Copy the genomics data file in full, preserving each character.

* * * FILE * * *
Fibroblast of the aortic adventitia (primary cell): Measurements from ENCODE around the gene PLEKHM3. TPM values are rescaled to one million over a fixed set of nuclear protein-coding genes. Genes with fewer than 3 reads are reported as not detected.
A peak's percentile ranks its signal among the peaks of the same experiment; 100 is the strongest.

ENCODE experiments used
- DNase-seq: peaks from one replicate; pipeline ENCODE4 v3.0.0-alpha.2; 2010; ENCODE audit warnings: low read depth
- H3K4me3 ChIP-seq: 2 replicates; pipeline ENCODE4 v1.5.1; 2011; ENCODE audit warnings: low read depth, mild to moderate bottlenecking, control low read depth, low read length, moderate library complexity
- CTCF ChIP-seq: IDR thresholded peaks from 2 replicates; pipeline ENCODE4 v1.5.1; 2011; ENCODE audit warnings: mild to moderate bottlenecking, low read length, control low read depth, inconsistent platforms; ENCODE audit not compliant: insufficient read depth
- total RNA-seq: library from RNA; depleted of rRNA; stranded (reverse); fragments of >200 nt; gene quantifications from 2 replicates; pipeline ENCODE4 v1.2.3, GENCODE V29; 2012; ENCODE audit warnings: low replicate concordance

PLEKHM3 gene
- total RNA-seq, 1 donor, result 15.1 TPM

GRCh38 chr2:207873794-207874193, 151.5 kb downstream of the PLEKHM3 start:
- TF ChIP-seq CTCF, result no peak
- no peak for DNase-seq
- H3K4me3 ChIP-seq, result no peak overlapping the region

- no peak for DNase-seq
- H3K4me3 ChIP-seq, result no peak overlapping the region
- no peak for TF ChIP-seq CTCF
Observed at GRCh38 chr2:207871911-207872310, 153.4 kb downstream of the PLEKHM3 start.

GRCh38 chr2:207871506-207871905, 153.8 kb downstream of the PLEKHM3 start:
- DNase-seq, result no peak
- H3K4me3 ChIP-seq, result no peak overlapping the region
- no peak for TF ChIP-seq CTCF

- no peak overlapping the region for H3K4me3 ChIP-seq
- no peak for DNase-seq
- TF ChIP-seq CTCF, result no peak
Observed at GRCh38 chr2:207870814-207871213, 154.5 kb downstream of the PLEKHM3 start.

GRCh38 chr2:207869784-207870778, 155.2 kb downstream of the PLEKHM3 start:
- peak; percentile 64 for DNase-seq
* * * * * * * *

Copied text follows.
Fibroblast of the aortic adventitia (primary cell): Measurements from ENCODE around the gene PLEKHM3. TPM values are rescaled to one million over a fixed set of nuclear protein-coding genes. Genes with fewer than 3 reads are reported as not detected.
A peak's percentile ranks its signal among the peaks of the same experiment; 100 is the strongest.

ENCODE experiments used
- DNase-seq: peaks from one replicate; pipeline ENCODE4 v3.0.0-alpha.2; 2010; ENCODE audit warnings: low read depth
- H3K4me3 ChIP-seq: 2 replicates; pipeline ENCODE4 v1.5.1; 2011; ENCODE audit warnings: low read depth, mild to moderate bottlenecking, control low read depth, low read length, moderate library complexity
- CTCF ChIP-seq: IDR thresholded peaks from 2 replicates; pipeline ENCODE4 v1.5.1; 2011; ENCODE audit warnings: mild to moderate bottlenecking, low read length, control low read depth, inconsistent platforms; ENCODE audit not compliant: insufficient read depth
- total RNA-seq: library from RNA; depleted of rRNA; stranded (reverse); fragments of >200 nt; gene quantifications from 2 replicates; pipeline ENCODE4 v1.2.3, GENCODE V29; 2012; ENCODE audit warnings: low replicate concordance

PLEKHM3 gene
- total RNA-seq, 1 donor, result 15.1 TPM

GRCh38 chr2:207873794-207874193, 151.5 kb downstream of the PLEKHM3 start:
- TF ChIP-seq CTCF, result no peak
- no peak for DNase-seq
- H3K4me3 ChIP-seq, result no peak overlapping the region

- no peak for DNase-seq
- H3K4me3 ChIP-seq, result no peak overlapping the region
- no peak for TF ChIP-seq CTCF
Observed at GRCh38 chr2:207871911-207872310, 153.4 kb downstream of the PLEKHM3 start.

GRCh38 chr2:207871506-207871905, 153.8 kb downstream of the PLEKHM3 start:
- DNase-seq, result no peak
- H3K4me3 ChIP-seq, result no peak overlapping the region
- no peak for TF ChIP-seq CTCF

- no peak overlapping the region for H3K4me3 ChIP-seq
- no peak for DNase-seq
- TF ChIP-seq CTCF, result no peak
Observed at GRCh38 chr2:207870814-207871213, 154.5 kb downstream of the PLEKHM3 start.

GRCh38 chr2:207869784-207870778, 155.2 kb downstream of the PLEKHM3 start:
- peak; percentile 64 for DNase-seq